Budd’s name isn’t on the list for his 13th District (or the new 12th District), but six Republicans and one Democrat are listed. Rep. Virginia Foxx (R-Banner Elk) already has filed in the 5th District, but districts now suggest that she lives in the 14th (only a small southern corner of Watauga County would be in the 11th).
7. Around the state
State legislative maps also are being redrawn, and arguments about those – while less vocal than those about congressional maps – are about some of the same issues.
The map passed by the Senate would change the structure of districts serving Guilford County, basically splitting into separate districts for the cities of Greensboro and High Point and attaching most of the rest of the county with Rockingham County. Currently, voters in the county have four senators with two districts attached to Randolph and Alamance counties.
Forsyth also would be divided pretty much by city and county.
8. And then that U.S. Senate race
One of the most-watched races in the country will be the chase for Burr’s replacement. Burr is from Forsyth County, and the GOP slate will have a distinct Triad flavor. Budd and Walker, a resident of Guilford County, along with former Gov. Pat McCrory, a native of Guilford County, are the key figures in a primary that also will include Brunswick County Commissioner Marty Cooke.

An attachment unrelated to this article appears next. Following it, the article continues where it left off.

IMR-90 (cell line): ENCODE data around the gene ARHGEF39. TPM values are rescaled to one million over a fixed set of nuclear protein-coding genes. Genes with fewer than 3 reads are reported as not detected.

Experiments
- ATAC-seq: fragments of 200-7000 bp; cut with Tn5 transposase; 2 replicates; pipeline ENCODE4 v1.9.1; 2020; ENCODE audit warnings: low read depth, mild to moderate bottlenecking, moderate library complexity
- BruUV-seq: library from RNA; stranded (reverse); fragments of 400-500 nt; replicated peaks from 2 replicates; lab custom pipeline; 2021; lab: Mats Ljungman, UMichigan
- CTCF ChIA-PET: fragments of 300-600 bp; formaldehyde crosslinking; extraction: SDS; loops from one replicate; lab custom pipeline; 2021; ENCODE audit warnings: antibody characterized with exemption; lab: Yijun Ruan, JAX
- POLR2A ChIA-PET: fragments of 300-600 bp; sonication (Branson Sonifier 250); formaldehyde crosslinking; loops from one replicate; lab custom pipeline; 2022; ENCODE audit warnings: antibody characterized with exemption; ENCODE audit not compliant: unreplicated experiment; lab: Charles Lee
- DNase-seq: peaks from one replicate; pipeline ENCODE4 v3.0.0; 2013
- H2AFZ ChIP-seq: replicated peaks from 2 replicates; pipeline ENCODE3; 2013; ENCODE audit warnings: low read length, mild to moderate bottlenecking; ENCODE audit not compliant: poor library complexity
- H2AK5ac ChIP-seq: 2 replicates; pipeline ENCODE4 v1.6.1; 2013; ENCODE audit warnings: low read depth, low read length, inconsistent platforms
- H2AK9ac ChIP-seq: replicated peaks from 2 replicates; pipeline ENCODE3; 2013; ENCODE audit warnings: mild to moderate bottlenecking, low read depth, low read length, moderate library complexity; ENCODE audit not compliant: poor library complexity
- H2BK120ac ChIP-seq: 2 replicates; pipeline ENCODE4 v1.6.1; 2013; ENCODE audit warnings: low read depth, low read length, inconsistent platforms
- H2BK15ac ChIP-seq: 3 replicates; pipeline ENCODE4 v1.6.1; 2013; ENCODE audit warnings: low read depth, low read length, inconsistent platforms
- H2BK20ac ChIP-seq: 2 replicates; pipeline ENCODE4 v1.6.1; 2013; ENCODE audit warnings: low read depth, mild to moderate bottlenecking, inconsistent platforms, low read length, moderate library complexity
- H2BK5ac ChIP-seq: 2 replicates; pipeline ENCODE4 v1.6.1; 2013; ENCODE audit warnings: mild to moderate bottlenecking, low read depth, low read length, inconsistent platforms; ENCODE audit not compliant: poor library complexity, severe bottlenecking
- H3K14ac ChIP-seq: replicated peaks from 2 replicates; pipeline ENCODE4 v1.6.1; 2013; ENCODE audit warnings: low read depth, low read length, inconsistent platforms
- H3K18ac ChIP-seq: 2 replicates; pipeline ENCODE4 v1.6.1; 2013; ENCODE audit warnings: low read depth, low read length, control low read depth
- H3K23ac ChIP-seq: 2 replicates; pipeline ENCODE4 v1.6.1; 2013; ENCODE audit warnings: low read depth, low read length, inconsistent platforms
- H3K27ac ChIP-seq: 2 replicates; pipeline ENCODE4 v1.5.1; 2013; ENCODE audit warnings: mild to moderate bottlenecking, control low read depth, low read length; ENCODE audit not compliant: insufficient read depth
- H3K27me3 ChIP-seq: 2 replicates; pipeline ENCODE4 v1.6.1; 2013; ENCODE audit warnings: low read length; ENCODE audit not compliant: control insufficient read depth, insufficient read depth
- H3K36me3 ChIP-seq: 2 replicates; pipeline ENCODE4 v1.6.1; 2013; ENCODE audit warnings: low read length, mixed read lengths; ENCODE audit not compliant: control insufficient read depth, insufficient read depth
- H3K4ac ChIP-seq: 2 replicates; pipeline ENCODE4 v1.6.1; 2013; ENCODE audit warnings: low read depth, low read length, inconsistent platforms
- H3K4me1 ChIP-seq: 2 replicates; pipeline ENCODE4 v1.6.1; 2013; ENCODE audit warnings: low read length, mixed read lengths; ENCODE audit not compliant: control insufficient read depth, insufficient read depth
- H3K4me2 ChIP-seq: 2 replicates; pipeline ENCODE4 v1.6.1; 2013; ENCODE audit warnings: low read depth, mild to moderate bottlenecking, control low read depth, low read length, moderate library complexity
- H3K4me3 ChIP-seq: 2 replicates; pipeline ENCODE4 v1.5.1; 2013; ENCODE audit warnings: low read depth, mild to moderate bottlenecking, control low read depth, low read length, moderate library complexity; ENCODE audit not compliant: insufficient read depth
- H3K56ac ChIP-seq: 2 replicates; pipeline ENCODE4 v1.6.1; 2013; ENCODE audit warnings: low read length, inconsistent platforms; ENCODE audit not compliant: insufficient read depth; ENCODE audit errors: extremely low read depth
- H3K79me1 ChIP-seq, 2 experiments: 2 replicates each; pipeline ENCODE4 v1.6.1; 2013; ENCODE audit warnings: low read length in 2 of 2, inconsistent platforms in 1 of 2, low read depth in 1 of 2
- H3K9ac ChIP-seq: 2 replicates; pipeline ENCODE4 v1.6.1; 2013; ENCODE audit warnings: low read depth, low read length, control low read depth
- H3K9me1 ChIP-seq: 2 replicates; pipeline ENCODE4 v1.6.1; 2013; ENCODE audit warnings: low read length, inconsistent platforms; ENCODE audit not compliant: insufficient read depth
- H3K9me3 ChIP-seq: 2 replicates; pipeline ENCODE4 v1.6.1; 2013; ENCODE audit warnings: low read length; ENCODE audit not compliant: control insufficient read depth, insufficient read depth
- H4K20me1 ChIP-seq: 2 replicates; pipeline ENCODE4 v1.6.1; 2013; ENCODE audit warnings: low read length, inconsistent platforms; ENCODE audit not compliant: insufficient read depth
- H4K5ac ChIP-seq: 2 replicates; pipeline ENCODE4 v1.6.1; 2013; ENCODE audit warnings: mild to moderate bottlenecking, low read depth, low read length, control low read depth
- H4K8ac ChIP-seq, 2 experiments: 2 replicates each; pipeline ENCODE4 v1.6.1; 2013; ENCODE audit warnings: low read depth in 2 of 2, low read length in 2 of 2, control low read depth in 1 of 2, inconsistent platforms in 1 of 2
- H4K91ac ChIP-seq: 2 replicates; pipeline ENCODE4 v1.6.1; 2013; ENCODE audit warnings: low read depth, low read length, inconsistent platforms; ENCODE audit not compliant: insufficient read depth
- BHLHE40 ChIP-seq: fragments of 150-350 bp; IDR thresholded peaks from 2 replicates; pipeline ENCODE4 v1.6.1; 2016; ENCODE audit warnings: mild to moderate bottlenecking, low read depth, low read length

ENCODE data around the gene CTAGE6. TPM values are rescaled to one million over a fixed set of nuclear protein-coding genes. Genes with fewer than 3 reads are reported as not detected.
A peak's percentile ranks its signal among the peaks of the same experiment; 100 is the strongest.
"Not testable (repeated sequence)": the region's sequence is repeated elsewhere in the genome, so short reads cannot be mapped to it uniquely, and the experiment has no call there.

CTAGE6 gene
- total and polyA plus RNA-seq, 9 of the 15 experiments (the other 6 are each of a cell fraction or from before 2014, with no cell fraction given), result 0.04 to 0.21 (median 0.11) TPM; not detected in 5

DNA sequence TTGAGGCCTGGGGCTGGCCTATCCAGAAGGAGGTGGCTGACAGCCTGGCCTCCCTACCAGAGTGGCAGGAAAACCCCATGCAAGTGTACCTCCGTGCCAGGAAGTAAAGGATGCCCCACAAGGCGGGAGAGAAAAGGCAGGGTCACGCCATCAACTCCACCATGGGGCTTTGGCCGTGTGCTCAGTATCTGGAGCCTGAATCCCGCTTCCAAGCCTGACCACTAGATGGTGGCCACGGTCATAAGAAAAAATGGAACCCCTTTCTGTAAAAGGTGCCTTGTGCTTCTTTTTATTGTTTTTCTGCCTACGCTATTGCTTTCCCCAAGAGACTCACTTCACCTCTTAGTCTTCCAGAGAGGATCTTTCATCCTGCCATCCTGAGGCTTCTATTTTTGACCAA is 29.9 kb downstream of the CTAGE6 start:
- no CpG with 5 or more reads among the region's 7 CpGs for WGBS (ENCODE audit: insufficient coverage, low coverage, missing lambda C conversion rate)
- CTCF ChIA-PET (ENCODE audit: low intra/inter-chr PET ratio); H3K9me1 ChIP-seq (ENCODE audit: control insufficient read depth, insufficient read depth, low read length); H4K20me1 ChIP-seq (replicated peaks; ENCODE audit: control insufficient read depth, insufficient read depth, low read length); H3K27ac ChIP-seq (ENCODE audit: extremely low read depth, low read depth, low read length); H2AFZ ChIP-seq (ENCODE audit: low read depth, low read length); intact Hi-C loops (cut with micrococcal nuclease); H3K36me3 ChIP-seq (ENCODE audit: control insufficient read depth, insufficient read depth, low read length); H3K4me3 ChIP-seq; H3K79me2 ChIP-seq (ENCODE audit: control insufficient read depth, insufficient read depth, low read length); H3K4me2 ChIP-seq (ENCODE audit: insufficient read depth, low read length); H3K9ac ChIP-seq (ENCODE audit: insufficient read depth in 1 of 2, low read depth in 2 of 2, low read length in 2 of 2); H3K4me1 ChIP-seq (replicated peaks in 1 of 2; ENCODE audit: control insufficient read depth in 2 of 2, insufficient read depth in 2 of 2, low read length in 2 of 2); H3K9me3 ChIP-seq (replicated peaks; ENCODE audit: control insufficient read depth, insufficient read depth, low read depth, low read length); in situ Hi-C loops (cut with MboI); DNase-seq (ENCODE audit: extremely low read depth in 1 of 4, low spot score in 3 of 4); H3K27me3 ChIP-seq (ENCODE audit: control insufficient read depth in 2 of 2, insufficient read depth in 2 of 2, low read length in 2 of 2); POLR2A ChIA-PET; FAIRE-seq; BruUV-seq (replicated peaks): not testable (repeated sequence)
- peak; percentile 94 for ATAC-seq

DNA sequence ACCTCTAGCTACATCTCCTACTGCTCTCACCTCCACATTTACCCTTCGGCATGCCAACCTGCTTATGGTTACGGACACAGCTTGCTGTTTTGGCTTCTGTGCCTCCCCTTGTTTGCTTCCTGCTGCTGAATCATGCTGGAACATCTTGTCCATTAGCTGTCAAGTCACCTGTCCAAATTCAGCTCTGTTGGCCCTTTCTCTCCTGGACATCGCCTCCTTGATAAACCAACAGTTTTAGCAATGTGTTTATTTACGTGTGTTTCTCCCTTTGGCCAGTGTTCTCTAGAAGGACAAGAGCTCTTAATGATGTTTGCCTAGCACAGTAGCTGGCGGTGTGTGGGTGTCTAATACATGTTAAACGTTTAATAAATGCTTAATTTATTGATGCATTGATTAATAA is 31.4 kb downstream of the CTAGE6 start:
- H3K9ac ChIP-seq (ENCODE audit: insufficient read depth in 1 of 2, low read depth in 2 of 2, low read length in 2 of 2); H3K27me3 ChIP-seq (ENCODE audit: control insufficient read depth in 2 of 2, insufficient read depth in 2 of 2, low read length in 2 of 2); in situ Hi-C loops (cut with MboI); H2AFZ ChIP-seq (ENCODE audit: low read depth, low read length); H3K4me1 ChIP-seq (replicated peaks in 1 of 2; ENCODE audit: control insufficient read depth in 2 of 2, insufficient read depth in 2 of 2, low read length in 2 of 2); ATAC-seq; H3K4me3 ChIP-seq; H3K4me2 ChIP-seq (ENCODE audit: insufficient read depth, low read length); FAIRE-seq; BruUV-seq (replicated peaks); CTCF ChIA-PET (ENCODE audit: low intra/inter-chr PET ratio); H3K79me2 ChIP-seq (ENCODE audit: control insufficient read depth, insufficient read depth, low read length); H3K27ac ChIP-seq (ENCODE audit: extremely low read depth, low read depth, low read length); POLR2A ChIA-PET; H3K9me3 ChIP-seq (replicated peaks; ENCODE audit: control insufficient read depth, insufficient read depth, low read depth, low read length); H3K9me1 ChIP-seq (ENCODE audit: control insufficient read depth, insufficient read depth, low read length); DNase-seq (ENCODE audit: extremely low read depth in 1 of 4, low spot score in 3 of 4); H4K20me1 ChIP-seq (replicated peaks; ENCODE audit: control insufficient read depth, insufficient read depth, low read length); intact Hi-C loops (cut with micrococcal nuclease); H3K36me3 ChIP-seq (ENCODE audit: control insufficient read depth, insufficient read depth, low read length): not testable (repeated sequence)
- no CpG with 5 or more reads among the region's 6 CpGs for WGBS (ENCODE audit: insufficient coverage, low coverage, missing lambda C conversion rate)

Democrats so far will choose from among former state Supreme Court Chief Justice Cheri Beasley, state Sen. Jeff Jackson, former state Sen. Erica Smith, Beaufort Mayor Rett Newton and virologist Richard Watkins. Gov. Roy Cooper has said he would remain in office rather than run.
Libertarian Shannon Bray is on the ballot.
9. The Trump factor
One key element in every race will be former President Donald Trump. He already has weighed in on several candidates around the nation. And after his daughter-in-law Lara Trump and his former chief of staff Mark Meadows decided not to run for North Carolina’s Senate seat, he threw his support behind Budd (maybe you’ve seen the TV ads that have been appearing for months). Budd was one of the House members who supported Trump’s unfounded claims about a fraudulent election and voted to decertify on Jan. 6. It is expected that Trump also may choose to back some of the Congressional candidates that support his claims.
10. Here are some of the key dates
- Candidates must file between Dec. 6 and Dec. 17.
- Primary Election Day is March 8 (with early voting starting Feb. 17).
- There could be runoff elections in April or May, but results in March would determine if they would be necessary.
- Voter registration deadline for that primary is Feb. 11 and for the general election is Oct. 14.